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Discussion in 'Videos Of Tech Stuff And Reviews' started by Buffalobob, Mar 12, 2009.
Three videos on annealing cases
20090312082212.flv video by bufflerbob - Photobucket
20090312104425.flv video by bufflerbob - Photobucket
200903121054372.flv video by bufflerbob - Photobucket
BB thanks for the video! I also appreciate the "how to" on collecting home owners insurance funds.
Thanks for posting this. I have a few questions if I may. 1: do you tumble before or after or both? 2: can you post a pic of the finished product? and 3: if you get some cases hotter than others (with in reason) will it affect the finished neck tension?
I normally tumble after annealing. A little carbon does not bother the temperature of the brass.
I tried to take a few pictures a couple of minutes ago but I could not get them to show the discoloration that exists. It looks just like what you see on a brand new Lapua case. The discoloration goes away with tumbling.
As far as getting the cases too hot, what I can tell you is that it is not as bad a problem as not annealing in the first place. One of the things about shooting competition with a 308 at 1000 yards is that any bug or flaw in your reloading process shows up big time. Faster cartridges camouflage your reloading errors. My life does not revolve around my scores in competition but rather around my hunting so I am somewhat sloppy and lacksadaisical with my reloading. I probably only anneal about once every four firings and that seems to be the point in which I can detect accuracy problems with the 308 at long range.
Finally, I am not any kind of expert on annealing but I just wanted to make some videos that would take the mystery out of it and help other people see how easy it is.
The other thing that helps case neck tension is using a bore brush in a drill on the inside of the neck after each firing.
I am just prepping brass for the fifth firing. I am sizing with Redding comp bushing dies and have been using a bushing that only gives me about .001" tension on the neck. I just started to notice with the 5th sizing that it seems to not be enough. I was just going to drop down a bushing size ot two and go again. Question is, will that work or am I in need of annealing? If possible I would like to wait one more round and anneal next time. But I don't want sacrifice any accuracy.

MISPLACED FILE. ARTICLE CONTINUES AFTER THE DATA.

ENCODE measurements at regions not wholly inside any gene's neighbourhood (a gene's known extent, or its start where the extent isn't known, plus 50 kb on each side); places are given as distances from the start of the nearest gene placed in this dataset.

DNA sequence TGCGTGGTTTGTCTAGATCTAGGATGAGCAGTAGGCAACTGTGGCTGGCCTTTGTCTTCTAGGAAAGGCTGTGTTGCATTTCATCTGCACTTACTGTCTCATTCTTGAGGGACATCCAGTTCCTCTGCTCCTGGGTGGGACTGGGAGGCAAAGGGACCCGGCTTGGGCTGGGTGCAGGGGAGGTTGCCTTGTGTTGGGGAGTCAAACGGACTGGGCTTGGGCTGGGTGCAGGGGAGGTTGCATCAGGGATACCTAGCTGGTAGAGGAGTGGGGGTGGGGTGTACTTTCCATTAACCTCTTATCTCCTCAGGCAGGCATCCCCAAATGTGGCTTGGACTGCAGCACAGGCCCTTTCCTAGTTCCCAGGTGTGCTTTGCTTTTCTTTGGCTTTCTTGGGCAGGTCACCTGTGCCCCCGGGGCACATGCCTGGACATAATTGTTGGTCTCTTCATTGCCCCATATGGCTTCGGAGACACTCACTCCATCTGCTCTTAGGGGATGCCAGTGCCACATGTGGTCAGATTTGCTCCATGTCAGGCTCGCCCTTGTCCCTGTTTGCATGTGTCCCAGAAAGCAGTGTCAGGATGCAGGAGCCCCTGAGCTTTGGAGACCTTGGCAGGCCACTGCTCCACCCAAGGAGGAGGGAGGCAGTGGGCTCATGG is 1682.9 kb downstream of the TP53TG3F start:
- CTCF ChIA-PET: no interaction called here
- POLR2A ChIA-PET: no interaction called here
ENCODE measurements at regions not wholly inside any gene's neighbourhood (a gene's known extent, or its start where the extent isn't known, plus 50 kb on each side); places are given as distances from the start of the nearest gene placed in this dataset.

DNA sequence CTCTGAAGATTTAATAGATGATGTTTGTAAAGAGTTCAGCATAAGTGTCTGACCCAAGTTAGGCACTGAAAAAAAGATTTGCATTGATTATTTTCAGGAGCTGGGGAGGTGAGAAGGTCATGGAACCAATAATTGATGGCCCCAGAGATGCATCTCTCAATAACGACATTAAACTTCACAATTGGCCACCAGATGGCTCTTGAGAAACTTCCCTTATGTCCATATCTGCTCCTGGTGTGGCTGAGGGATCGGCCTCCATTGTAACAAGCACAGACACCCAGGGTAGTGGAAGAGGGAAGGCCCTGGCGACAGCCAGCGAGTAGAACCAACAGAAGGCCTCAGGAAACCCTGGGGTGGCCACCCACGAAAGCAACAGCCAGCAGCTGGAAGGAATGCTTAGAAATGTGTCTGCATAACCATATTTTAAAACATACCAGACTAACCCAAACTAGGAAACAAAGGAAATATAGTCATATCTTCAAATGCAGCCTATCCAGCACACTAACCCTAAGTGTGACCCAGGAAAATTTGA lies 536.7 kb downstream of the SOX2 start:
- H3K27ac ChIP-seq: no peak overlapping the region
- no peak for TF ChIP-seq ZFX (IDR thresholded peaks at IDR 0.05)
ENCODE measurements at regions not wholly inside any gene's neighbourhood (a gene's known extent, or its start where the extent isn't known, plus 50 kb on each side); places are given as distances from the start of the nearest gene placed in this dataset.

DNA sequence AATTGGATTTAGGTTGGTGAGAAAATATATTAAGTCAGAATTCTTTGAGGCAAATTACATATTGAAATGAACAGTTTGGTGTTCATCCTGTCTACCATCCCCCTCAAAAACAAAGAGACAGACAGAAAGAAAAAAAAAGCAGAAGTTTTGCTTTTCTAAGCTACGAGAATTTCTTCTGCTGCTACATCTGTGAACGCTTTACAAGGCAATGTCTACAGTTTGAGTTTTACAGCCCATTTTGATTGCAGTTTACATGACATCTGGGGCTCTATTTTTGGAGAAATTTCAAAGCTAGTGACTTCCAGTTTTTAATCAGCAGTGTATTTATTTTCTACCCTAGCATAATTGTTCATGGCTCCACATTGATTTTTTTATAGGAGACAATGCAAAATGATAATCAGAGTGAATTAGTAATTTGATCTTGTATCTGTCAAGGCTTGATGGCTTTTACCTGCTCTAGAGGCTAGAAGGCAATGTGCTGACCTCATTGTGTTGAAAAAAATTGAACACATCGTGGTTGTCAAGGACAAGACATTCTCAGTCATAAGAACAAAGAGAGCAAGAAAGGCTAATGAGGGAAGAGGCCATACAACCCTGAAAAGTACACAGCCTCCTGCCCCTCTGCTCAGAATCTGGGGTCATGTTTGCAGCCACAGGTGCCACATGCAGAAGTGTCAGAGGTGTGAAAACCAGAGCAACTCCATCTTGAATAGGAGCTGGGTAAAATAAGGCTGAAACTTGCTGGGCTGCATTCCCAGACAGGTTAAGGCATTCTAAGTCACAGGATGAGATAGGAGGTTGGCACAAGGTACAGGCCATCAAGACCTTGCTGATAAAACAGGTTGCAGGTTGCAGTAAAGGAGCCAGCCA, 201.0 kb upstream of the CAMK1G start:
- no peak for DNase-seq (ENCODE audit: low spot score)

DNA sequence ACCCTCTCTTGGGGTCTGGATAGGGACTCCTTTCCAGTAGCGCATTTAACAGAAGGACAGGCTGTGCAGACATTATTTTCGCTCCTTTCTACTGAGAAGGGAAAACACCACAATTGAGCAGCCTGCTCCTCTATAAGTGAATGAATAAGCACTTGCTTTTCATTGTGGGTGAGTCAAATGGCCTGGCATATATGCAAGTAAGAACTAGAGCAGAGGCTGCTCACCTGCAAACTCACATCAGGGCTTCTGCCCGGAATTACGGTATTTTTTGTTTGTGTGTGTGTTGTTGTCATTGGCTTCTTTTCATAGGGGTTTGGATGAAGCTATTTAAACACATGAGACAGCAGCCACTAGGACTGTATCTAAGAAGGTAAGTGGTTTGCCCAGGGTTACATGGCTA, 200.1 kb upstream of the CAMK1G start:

Bob will have a better more knowledgeable answer but I'll take a stab.
I think you do need to anneal. You may get away with stepping down a bushing size but you run the risk of splitting necks(when fired after this sizing) and ruining the brass. You may know already how many firings you can get away with before that happens. I have had splitting on the fifth firing in the past. I don't enjoy the whole brass prep deal, so anything I can do to avoid those 1 time only tasks with prepping brass, and stretch case life is good. I am new to annealing but I can tell you it's not difficult at all as BB has shown you. You may ruin a piece or two the first time you do it and that's about as bad is it gets. You can see in BB's video you only need heat on the brass for about 4-5 seconds. When it looks like the brass is about to set fire (note the flame about to start in the video just before he pulls the brass out of the fire)your done.
Makes sense. Another Q. If I understand correctly this process is to soften the brass which has become hard from working it and firings. Wouldn't the rapid cooling affect of the water make it harder? I always thought a slow cooling process would make things soft and a rapid cool hardens them?
You understand correctly here
I can't give you an intelligent answer here. BB or one of the other guys will certainly know.